Anyway, it felt good to get one under the belt after 6 months of race avoidance.  I doubt that I will run anymore races this summer (yes, they actually exist in our summer sweat box) because I don't want to drown in a pool of my own perspiration.  I swear I'll be back in sub 22 minute shape by next fall, really!

Thursday, June 5, 2014

The Nearly Forgotten Coach

As fans of track and field, fans of sport, are looking back at what happened 50 years ago tonight, when Jim Ryun became the first high school runner to run a sub-4 minute miler.  You'll read nothing from the man who guided him to this astounding feat.  In a couple of weeks Bob Timmons will turn 90.  He is almost invisible, largely due to his diminished mental state.

My relationship with Timmie is complicated.  39 years ago I was busting my ass trying to keep up with the tough regine required to run at the University of Kansas.  I lasted about six weeks before getting kicked off the KU cross country team by Timmie. I cried like a baby when he told me, "Come back when you get in shape." I had quit the last part of a tough workout the day before, after battling a case of diarreha all day. It was one of the toughest things I've ever experienced in my life, certainly the toughest at that point at age 18.

I wasn't in the kind of shape that I should have been to try and run for KU. What's sad is that now at that same ability level if I was to walk on at Kansas, I would be a member of their varsity. My how the program has fallen.

During the Timmons era at Kansas, the program for most of the time was top notch. His predecessor, Bill Easton, had turned Kansas into a national power. Easton lost his job, due in part to Bob Timmons and a high school phenom he had coached, Jim Ryun.

Timmon's former athlete had decided to attend Oregon State. Timmons, who had become Easton's assistant during Ryun's senior year in high school, was handed KU's head job after Easton was fired for some minor transgression. Suddenly Ryun was Kansas bound, and the rest is history.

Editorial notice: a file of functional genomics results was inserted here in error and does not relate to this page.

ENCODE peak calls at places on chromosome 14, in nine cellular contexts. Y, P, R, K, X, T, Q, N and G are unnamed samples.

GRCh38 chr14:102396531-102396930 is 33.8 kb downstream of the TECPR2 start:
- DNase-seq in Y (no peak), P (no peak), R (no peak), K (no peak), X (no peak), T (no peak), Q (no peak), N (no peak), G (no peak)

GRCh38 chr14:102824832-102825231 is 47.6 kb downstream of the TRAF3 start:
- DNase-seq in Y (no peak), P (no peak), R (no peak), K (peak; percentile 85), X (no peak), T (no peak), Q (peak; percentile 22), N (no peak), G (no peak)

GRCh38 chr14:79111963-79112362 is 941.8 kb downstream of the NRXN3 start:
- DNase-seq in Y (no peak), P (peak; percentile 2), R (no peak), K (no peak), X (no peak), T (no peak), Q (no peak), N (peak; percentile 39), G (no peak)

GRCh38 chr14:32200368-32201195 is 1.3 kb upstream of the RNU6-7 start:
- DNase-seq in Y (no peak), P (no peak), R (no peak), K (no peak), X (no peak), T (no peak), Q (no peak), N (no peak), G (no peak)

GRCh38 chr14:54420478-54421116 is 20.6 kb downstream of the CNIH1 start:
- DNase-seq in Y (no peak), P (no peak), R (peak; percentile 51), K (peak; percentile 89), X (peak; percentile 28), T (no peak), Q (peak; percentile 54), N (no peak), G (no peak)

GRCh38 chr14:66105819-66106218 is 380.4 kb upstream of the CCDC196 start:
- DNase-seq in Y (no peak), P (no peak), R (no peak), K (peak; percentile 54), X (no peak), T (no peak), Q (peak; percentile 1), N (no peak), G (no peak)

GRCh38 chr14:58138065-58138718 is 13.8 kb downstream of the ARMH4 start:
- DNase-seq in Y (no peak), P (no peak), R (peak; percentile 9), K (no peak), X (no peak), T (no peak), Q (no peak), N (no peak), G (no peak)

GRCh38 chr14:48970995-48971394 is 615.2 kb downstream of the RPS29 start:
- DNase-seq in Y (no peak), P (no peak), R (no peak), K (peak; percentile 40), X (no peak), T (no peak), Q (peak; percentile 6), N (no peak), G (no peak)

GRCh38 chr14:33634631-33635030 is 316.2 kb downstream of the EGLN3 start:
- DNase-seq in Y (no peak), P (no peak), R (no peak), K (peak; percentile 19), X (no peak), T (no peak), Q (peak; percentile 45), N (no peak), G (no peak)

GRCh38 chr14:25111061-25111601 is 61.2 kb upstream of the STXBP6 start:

Ryun had a wonderful career at Kansas. The program continued to flourish for the next 15 years with the Jayhawks winning a handful national titles in track and field. They were unbeatable in the old Big 8. But Timmons reign had one glaring weakness. There were no more Jim Ryun's.

By and large distance runners from Kansas never lived up to the potential they had shown in high school. A few did, Kent McDonald, one of my old training partners, was an All-American and finished second at the old AAU nationals one year. Bill Lundberg was another standout who went on to coach.  George Mason, a high school nobody, flourished under Timmons.   I could name three or four others but the point is, none of his distance runners at Kansas, ever won a national title, or made an Olympic team, except for Ryun.

Timmons had made his name as a great high school swim coach and later on as a track and field coach. He put his swim coach philosophy to use in track and created two legendary high school milers, Ryun and Archie San Romani, Junior. But his workout regiment was brutal. I experienced it first hand. A few runners, like McDonald, learned to coast through some of the workouts, in order to stay fresh and competitive. But very few did and some simply burned out.

For a long time I despised Bob Timmons. I blamed him harshly for KU's fading fortunes in track and field at the start of the 1980's. He had faults, but at heart he was and is a good and caring man. And as I grew older, more sober, I began to realize that my bad feelings were a waste of time. I began to value the experience that I had with Coach Timmons and became thankful for that eventful day when he kicked me off the team.